Monday, April 21, 2008

The 2lb Double Face Sledge Hammer

I was feeling sort of down. My rental house that, until just a few weeks ago, had been occupied by a "family" was vacant. The tenants moved back to their home country and left $16,000 worth of damage to the house. (Apparently the phrase single-family home in English doesn't translate to the same thing in other languages.)

I left early Saturday morning, just after breakfast and protests from all of my children to try my hand at some repairs. The list is long and just reviewing it makes me unsettled.

After some bone jarring gravel shoveling on the driveway to try to smooth out the ruts, I started removing all the carpet. My hands were blistered and cramped up. I could hardly open them. I was beginning to get in a really foul mood.

But then it happened.

I was getting a knife from the toolbox and when I lifted the top tray, I saw it down in the bottom. There it was, beckoning like some sort of Tool Time Excalibur. It had been hiding down there, just adding dead weight but at that moment it was clamoring to be wielded by an angry soul.

The 2 LB Double Faced Sledge Hammer.

With fervor, I obliged.

First to go was the makeshift door frame they had installed to close off the family room in order to make it another bedroom.

Next was the makeshift closet in the same room.
And finally, the downstairs shower, damaged by the upstairs shower being used without a curtain, was the last resister.

I came down full force on the tiles. Crack. They easily busted into dozens of pieces. It was almost too easy. Then I hit it. The big block in the center. It was solid brick covered in steel reinforced concrete. A worthy adversary.

With every blow, the block barrier gave small but satisfying results. Chips and flecks, chunks and steel mesh loosening and crumbling. The sound in the small shower enclosure was deafening.

My ears were ringing but I couldn't stop until the whole thing lay in a heap of rubble on the floor.


  • 16" Length

  • Double face

  • Polished face

  • Hickory handle

  • Forged steel head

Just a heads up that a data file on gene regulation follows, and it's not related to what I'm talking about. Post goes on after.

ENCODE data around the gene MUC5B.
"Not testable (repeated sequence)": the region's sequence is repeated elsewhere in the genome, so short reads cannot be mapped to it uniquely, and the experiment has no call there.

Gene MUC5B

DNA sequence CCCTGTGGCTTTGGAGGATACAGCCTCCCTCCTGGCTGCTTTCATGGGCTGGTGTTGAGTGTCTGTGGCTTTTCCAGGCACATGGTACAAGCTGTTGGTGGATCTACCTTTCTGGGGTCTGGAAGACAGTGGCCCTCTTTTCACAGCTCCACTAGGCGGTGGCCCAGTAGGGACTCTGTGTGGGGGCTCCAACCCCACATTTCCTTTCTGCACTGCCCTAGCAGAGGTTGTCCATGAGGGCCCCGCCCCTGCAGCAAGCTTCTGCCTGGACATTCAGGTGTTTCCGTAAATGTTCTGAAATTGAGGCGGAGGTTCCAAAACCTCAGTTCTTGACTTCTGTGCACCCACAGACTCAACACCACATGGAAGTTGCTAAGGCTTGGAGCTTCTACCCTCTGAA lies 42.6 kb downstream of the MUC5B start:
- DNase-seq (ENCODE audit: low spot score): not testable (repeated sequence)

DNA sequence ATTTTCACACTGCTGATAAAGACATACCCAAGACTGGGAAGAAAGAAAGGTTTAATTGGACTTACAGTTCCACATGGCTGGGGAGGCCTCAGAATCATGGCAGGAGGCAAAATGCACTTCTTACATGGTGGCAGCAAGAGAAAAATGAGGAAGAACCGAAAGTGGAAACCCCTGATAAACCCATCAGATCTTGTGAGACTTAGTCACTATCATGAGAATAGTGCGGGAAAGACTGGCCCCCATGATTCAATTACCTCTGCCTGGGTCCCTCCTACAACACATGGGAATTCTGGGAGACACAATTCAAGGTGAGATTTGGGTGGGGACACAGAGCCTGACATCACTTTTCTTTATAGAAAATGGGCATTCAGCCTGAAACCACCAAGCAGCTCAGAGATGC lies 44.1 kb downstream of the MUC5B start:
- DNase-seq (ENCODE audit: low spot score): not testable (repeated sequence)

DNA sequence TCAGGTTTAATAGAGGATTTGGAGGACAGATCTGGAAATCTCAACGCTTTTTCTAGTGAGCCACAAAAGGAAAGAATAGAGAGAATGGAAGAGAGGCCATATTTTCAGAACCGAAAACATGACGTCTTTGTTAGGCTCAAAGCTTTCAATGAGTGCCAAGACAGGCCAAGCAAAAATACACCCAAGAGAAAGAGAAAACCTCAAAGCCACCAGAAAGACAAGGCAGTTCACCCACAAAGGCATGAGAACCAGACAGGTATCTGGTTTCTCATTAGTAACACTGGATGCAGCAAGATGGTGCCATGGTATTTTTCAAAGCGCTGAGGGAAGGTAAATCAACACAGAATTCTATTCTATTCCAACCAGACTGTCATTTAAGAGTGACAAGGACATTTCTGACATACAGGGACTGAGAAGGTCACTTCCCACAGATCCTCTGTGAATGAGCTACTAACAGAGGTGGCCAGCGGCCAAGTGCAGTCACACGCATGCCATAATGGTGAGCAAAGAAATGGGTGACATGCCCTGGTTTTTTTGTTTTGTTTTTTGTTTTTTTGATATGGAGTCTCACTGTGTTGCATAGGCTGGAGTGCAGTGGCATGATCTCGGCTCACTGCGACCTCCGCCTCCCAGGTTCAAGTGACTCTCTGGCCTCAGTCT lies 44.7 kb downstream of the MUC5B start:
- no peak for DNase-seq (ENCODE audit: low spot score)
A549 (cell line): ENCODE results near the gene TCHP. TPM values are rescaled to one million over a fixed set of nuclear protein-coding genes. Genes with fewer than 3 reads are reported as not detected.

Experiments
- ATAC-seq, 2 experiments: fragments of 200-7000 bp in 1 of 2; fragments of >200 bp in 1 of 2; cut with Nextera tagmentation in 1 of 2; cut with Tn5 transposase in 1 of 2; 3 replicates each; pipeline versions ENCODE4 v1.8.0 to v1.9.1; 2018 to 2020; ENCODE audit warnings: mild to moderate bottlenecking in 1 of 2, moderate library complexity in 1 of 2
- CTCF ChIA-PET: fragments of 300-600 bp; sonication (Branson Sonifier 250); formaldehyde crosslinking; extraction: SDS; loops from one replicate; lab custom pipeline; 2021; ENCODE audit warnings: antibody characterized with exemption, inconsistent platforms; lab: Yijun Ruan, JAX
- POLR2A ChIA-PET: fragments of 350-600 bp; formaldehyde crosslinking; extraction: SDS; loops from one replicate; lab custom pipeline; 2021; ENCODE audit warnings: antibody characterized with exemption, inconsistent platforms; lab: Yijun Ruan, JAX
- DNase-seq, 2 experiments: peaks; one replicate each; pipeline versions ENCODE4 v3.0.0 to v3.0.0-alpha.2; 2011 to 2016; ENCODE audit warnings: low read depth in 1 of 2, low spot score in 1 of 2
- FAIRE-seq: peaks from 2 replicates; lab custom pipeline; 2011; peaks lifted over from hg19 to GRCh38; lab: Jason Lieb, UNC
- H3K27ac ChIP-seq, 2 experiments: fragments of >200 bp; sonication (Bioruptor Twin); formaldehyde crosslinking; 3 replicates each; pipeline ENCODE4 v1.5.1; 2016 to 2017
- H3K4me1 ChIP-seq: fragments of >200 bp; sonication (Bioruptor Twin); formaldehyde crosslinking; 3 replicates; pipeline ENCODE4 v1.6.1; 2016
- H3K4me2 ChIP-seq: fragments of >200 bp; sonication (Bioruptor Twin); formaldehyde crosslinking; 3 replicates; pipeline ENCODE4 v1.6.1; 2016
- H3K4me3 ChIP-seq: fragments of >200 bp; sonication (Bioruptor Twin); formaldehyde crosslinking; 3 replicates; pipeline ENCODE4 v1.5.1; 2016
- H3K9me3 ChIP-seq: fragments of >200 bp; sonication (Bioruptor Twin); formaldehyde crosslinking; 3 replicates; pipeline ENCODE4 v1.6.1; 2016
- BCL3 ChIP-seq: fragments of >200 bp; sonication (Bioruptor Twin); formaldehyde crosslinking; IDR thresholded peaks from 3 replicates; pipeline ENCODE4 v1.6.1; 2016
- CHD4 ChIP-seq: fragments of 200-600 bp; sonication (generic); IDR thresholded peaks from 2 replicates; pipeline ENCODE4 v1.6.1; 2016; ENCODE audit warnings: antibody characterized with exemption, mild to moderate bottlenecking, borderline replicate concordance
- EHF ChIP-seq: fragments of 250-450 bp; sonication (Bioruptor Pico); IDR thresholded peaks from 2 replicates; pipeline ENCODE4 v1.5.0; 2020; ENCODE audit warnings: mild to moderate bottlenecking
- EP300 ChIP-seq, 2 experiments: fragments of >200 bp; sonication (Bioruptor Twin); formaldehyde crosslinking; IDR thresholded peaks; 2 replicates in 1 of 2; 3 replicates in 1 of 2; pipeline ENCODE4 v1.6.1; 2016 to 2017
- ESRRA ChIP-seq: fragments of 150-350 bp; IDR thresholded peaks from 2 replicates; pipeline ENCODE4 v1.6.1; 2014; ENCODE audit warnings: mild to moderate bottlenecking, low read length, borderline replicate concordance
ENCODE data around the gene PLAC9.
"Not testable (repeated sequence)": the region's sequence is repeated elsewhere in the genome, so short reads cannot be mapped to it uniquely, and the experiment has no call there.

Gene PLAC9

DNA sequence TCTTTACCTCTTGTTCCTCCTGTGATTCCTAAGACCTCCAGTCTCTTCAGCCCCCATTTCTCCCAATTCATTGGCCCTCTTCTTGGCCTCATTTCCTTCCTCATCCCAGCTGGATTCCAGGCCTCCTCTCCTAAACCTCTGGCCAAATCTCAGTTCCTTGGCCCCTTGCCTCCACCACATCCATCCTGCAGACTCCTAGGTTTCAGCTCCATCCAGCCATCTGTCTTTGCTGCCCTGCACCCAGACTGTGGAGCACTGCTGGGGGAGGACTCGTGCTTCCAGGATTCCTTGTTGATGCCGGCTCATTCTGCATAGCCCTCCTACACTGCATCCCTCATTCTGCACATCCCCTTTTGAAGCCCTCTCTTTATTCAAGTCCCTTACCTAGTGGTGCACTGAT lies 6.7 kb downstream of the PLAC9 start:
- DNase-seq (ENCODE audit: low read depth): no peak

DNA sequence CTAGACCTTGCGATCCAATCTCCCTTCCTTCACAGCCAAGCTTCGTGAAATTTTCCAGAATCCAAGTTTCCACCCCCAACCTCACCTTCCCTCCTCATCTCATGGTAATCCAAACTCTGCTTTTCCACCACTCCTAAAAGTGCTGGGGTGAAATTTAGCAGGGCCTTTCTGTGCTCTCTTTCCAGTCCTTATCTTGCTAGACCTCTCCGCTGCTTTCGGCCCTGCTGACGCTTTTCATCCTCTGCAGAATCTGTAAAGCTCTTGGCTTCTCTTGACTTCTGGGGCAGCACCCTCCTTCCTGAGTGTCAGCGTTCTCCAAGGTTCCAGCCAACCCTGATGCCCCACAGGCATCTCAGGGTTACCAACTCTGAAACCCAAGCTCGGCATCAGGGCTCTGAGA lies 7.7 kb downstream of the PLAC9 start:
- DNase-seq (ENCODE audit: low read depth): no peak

• Used for general sledging operations in staking wood, concrete, metal and stone

  • Common uses are drifting timbers and striking spikes, star drills, hardened nails and home security

  • No toolbox complete without one


Angela said...

That's a small sledge hammer to be wreaking that much havoc. You must have really been angry, and swinging that thing like a madman! Hopefully you weren't thinking of me at all during your little "episode." ;)

Wes, didn't you used to call Ren "Sledge?" I thought someone had given him that nickname. Was it you?

Scarlet Snow ::mike:: said...

Sledge strikes again. I've witnessed similar tirades, both verbal AND tool weilding.

Wes W. said...

Ol' Ren always had a knack/passion/distrubing flair for demolition work. I remember one time we were trying to figure out how to tear down a wall in one of the many basements we destoyed. We all stared at it for a minute or two, discussing what tools were needed.Suddely Ren, with his full work dress finery on, kicked a hole the wall with a violent burst of gusto. The dust cleared and we were all silent for a while. Then I remember yelling "Loafter Kick!" Because he had his wall-wrecking pennyloafers on.

Angela said...

I remember the Loafer Kick!!! I was actually thinking of that when I read this post.

holly said...

ren this is a funny post!
when things used to get a little edgy around 832, leslie and i found it helpful to break some of the surplus mugs acquired from goodwill,etc, against mr. tiller's abandoned house wall next door.
rather fun...